Tuesday, August 28, 2007

As September 11th Approaches . . .

I learned something important about myself the other day. The events of 9/11/01 still have a very dramatic effect on me.

We happened to turn to a National Geographic Channel program about the events of that fateful day and over the course of the show I found myself growing very Angry.

Anger they say is just other emotions expressed in a way that feels less vulnerable to us - even though it's really when we are most vulnerable because we are not in control or being honest with ourselves about the true emotions we are experiencing.

Well my frustration, horror, pride, empathy, and sadness over the events of that day (emotions I recognize now) combined into a rumbling mass that roared out of me as anger - Right at my poor wife.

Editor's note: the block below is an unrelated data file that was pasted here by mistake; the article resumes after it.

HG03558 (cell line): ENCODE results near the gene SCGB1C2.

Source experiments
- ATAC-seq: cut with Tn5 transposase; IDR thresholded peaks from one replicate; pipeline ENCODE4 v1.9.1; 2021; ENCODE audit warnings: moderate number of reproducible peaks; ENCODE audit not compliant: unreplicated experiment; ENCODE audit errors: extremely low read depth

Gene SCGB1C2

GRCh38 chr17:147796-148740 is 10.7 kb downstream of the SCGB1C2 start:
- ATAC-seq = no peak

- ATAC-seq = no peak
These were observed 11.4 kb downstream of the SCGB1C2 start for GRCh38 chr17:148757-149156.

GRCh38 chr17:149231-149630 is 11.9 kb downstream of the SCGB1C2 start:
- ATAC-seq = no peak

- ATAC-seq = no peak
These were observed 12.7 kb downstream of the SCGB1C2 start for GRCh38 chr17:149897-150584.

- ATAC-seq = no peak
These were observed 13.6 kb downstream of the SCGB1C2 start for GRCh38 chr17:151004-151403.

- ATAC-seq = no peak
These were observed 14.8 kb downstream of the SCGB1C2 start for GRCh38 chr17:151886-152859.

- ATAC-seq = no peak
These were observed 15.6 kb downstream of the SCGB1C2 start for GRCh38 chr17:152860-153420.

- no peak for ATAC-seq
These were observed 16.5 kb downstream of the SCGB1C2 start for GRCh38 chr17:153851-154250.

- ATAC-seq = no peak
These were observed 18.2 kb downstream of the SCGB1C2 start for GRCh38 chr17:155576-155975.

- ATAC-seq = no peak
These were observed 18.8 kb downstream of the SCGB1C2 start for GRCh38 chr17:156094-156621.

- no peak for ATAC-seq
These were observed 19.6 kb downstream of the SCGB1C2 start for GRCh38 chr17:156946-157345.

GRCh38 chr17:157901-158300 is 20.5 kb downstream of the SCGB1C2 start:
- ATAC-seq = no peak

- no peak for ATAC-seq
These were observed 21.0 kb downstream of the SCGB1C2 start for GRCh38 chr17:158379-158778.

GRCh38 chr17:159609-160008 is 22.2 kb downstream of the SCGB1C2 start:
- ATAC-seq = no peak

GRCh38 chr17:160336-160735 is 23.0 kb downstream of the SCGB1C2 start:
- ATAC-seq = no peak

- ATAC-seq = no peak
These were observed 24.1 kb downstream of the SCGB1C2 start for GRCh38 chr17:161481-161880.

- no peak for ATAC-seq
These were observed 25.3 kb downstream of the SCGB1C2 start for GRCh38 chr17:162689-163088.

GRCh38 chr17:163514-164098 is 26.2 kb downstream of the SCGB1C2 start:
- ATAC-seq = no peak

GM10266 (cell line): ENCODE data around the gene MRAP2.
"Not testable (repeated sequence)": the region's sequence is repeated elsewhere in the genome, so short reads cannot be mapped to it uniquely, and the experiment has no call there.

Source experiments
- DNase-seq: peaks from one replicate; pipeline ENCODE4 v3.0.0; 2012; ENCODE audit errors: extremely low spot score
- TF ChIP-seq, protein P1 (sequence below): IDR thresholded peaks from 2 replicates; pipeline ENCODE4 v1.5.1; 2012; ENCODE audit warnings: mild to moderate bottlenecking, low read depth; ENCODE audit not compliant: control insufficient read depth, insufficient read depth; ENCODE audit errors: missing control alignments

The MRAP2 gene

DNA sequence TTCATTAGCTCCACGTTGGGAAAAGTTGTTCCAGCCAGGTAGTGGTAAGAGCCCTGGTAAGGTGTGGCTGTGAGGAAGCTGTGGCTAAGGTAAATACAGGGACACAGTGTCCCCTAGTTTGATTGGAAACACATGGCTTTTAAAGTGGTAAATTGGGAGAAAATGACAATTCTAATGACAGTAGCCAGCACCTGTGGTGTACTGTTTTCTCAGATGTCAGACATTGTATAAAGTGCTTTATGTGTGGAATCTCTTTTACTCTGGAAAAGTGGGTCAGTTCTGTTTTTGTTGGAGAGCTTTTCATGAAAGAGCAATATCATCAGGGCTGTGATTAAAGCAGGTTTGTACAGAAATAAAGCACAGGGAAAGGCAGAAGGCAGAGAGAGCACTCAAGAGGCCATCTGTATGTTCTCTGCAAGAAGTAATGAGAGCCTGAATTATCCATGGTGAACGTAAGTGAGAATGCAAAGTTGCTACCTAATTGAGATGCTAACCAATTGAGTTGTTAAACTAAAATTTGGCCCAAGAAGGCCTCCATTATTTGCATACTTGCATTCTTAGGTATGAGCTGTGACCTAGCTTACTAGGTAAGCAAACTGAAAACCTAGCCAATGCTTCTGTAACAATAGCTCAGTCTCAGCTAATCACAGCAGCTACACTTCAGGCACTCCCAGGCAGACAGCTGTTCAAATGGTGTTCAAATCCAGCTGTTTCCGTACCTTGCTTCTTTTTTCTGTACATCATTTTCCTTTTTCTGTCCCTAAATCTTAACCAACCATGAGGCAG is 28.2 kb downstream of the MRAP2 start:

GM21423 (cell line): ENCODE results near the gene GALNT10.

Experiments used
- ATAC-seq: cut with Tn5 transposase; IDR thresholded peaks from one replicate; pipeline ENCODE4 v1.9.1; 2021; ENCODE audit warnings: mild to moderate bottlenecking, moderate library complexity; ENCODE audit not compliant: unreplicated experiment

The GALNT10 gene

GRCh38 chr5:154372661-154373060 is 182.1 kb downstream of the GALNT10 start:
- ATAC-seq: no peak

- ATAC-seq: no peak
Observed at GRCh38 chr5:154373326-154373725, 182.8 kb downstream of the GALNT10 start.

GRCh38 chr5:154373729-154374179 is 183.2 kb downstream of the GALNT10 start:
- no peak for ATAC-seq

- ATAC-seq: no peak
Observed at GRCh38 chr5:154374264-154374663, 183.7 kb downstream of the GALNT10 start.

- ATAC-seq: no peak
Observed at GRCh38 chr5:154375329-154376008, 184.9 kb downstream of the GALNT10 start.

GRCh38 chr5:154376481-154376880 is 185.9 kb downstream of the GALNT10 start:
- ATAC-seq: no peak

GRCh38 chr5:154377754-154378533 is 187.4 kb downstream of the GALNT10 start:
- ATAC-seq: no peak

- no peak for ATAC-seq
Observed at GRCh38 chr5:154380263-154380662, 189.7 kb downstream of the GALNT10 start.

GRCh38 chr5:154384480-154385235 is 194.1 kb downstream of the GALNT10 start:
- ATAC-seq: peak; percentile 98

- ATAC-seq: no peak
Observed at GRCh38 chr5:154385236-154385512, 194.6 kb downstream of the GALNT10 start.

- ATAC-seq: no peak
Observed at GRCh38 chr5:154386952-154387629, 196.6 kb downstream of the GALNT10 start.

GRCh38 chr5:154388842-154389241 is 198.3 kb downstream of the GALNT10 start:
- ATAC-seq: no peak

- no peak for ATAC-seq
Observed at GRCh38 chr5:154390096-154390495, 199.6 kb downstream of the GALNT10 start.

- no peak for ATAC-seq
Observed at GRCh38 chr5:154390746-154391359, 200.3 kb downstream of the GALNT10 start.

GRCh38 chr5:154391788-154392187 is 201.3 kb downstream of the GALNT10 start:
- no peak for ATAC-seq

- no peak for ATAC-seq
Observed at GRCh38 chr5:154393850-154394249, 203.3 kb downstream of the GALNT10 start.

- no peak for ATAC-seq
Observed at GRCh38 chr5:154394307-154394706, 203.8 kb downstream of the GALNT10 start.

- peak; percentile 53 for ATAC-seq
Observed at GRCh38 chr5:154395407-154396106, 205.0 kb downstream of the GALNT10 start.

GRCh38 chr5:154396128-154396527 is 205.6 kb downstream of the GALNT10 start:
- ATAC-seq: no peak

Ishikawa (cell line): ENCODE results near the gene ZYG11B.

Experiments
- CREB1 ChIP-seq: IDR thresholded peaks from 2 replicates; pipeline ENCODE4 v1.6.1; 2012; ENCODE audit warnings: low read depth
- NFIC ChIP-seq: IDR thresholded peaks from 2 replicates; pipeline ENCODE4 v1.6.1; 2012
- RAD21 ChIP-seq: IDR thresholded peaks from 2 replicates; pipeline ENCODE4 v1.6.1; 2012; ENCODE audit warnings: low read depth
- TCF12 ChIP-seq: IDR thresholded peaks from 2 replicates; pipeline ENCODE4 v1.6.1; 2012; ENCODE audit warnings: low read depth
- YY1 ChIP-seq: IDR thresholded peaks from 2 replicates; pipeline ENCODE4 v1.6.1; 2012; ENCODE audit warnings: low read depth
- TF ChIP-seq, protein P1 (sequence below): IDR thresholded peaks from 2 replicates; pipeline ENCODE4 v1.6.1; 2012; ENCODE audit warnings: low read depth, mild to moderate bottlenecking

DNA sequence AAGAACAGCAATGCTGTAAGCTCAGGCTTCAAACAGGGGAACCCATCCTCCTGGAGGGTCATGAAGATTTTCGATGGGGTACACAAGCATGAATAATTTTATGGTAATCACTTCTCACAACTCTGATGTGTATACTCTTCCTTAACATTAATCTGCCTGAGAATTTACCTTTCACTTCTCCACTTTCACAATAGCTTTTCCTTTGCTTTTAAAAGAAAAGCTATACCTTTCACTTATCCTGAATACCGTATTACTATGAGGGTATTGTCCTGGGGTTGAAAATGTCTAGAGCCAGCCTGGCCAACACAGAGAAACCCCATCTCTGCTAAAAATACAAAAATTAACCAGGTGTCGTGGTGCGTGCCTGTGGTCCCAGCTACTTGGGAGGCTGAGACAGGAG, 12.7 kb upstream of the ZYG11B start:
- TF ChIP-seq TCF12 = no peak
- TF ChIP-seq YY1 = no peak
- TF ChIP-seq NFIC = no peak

I guess I'm not over 9/11 - but watching shows about it is for me.

Friday, August 24, 2007

Another Facet of Fatherhood

Yesterday I found myself first in line in a left turn lane from a residential street onto a very busy main thoroughfare. Despite the busy cross street, there is no left turn light so one must await oncoming traffic when the light turns green.

Fortunately there are crosswalks and functioning walk lights at this particular intersection, for on the corner was a preteen girl very impatiently waiting to cross that very busy street. (She repeatedly leaned hard on the button making it obvious she was not wanting to wait.)